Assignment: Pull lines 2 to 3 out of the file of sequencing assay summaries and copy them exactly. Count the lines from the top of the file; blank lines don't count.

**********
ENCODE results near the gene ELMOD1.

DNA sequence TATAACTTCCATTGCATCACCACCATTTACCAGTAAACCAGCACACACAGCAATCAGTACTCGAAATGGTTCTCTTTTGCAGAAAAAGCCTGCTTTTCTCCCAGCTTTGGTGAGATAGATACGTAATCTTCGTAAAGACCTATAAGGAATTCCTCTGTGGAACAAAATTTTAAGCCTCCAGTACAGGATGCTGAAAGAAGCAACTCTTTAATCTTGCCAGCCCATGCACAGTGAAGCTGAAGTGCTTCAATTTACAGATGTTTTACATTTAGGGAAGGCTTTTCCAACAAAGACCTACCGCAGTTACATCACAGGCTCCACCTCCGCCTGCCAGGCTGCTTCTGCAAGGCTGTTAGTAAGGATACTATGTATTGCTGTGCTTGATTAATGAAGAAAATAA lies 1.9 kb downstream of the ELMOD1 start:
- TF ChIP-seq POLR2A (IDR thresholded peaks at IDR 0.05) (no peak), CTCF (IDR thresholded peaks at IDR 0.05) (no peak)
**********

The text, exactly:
DNA sequence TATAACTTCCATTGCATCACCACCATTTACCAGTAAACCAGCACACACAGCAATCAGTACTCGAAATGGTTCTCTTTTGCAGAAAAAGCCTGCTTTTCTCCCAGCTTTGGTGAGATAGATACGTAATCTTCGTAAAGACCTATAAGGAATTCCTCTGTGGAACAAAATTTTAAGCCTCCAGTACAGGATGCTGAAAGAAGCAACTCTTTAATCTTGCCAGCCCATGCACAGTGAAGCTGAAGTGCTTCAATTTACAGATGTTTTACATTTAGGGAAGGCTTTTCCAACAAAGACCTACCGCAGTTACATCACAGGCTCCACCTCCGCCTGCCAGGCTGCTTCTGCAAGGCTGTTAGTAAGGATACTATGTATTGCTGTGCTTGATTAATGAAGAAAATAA lies 1.9 kb downstream of the ELMOD1 start:
- TF ChIP-seq POLR2A (IDR thresholded peaks at IDR 0.05) (no peak), CTCF (IDR thresholded peaks at IDR 0.05) (no peak)